Indoor palm trees are beautiful feature plants for your home. They'll give it a nice, chilled-out, tropical or desert feel. Some of the young palms are tiny and can make nice desk or table plants. The larger palms will stand nicely on the floor. They make very good office plants.
The palms I've written about below come from all around the world and it's difficult to generalise on their care. I suggest reading and following the specific care instructions for the palms you choose. Apart from the obvious watering and light considerations, pay attention to the humidity requirements.
Many palms are prone to root rot. Prevent this by ensuring good drainage and not letting water sit in the saucer under the container.
Kentia Palm (Howea forsteriana). Also called the Sentry or Thatch Leaf Palm. excellent, slow growing, very tropical in appearance. Place in a location receiving bright indirect light. Water the entire root bulb and don't allow it to dry out completely, nor overwater it. Let the top couple of inches of soil dry before watering.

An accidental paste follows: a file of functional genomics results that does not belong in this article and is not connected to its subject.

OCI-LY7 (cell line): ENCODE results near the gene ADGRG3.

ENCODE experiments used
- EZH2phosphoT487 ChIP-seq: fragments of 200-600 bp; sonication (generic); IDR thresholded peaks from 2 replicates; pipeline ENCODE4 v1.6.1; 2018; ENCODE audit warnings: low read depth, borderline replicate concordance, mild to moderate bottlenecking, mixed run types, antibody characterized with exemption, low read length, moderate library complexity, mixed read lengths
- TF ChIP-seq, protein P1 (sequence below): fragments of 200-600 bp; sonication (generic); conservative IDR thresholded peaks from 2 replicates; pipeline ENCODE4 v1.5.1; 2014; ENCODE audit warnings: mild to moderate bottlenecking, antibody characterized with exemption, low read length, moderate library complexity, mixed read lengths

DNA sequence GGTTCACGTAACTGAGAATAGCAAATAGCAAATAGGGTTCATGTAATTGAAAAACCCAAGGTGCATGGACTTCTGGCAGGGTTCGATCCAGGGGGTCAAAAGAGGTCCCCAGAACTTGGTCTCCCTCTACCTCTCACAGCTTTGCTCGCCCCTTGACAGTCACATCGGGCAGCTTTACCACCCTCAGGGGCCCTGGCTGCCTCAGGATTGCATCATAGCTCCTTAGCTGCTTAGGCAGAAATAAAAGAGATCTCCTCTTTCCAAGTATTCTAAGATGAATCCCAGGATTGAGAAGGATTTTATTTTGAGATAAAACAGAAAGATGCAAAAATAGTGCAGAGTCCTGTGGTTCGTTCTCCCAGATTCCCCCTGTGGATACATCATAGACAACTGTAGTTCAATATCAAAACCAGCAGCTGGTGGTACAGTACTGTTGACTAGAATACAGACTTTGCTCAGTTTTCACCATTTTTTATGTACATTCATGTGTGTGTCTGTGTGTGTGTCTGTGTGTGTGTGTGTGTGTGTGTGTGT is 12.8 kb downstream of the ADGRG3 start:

The Lady Palm (Rhapis excelsa) is a fan palm . It grows from multiple stems and enjoys shade or partial shade. Water it well in summer, but make sure that it drains completely. In winter, reduce this to once every two weeks or even less.
The European fan palm (Chamaerops humilis) is originally from Spain. It's a fan variety of palm that grows well indoors. Put in medium levels of light and water well, letting the soil dry partially between waterings.
The Parlor palm (Chamaedorea elegans) is a small palm that works well inside. They prefer filtered light and watering of the entire soil base around the plant. Only water again when the top inches of soil are dry.
Pygmy date palm (Phoenix roebelenii) is a small palm with fronds coming from a small trunk. It likes bright, indirect light. Water with warm water to keep the soil moist.
Areca palms (Chrysalidocarpus lutescens) are very popular beginner palms being reasonably affordable. They enjoy medium to bright indirect light. Keep the soil moist but not wet.
Palms stand well on their own as feature plants, and they need a fair amount of space around them for their fronds to grow.